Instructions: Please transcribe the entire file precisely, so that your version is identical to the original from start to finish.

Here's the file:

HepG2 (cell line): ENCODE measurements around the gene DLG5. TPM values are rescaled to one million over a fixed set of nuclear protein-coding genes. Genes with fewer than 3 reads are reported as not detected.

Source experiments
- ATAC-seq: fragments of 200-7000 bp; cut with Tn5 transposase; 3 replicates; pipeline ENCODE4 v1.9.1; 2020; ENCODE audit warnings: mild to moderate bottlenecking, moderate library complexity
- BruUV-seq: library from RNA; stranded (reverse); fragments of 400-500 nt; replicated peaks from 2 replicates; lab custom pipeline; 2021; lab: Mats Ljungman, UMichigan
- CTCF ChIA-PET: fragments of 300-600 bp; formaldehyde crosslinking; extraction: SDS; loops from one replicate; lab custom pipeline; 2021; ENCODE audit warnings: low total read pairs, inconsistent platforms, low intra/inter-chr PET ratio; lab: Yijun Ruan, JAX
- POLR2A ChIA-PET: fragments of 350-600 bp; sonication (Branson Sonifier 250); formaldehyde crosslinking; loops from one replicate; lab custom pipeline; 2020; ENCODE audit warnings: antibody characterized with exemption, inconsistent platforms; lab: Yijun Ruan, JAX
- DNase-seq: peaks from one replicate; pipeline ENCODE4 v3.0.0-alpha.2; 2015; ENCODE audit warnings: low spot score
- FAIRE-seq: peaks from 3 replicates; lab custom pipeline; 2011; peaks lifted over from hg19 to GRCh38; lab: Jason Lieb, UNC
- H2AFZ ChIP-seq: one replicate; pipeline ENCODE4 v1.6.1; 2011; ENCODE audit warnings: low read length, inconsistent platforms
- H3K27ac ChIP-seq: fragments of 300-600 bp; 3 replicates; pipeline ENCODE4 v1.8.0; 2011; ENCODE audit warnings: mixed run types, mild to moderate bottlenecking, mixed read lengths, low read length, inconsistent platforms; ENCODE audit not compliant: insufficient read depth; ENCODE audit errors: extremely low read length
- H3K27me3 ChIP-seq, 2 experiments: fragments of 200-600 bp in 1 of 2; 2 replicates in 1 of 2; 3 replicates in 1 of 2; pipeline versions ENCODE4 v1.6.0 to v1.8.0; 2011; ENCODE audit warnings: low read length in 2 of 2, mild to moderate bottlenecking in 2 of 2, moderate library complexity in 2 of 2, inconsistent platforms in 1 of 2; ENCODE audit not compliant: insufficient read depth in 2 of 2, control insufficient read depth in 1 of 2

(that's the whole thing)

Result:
HepG2 (cell line): ENCODE measurements around the gene DLG5. TPM values are rescaled to one million over a fixed set of nuclear protein-coding genes. Genes with fewer than 3 reads are reported as not detected.

Source experiments
- ATAC-seq: fragments of 200-7000 bp; cut with Tn5 transposase; 3 replicates; pipeline ENCODE4 v1.9.1; 2020; ENCODE audit warnings: mild to moderate bottlenecking, moderate library complexity
- BruUV-seq: library from RNA; stranded (reverse); fragments of 400-500 nt; replicated peaks from 2 replicates; lab custom pipeline; 2021; lab: Mats Ljungman, UMichigan
- CTCF ChIA-PET: fragments of 300-600 bp; formaldehyde crosslinking; extraction: SDS; loops from one replicate; lab custom pipeline; 2021; ENCODE audit warnings: low total read pairs, inconsistent platforms, low intra/inter-chr PET ratio; lab: Yijun Ruan, JAX
- POLR2A ChIA-PET: fragments of 350-600 bp; sonication (Branson Sonifier 250); formaldehyde crosslinking; loops from one replicate; lab custom pipeline; 2020; ENCODE audit warnings: antibody characterized with exemption, inconsistent platforms; lab: Yijun Ruan, JAX
- DNase-seq: peaks from one replicate; pipeline ENCODE4 v3.0.0-alpha.2; 2015; ENCODE audit warnings: low spot score
- FAIRE-seq: peaks from 3 replicates; lab custom pipeline; 2011; peaks lifted over from hg19 to GRCh38; lab: Jason Lieb, UNC
- H2AFZ ChIP-seq: one replicate; pipeline ENCODE4 v1.6.1; 2011; ENCODE audit warnings: low read length, inconsistent platforms
- H3K27ac ChIP-seq: fragments of 300-600 bp; 3 replicates; pipeline ENCODE4 v1.8.0; 2011; ENCODE audit warnings: mixed run types, mild to moderate bottlenecking, mixed read lengths, low read length, inconsistent platforms; ENCODE audit not compliant: insufficient read depth; ENCODE audit errors: extremely low read length
- H3K27me3 ChIP-seq, 2 experiments: fragments of 200-600 bp in 1 of 2; 2 replicates in 1 of 2; 3 replicates in 1 of 2; pipeline versions ENCODE4 v1.6.0 to v1.8.0; 2011; ENCODE audit warnings: low read length in 2 of 2, mild to moderate bottlenecking in 2 of 2, moderate library complexity in 2 of 2, inconsistent platforms in 1 of 2; ENCODE audit not compliant: insufficient read depth in 2 of 2, control insufficient read depth in 1 of 2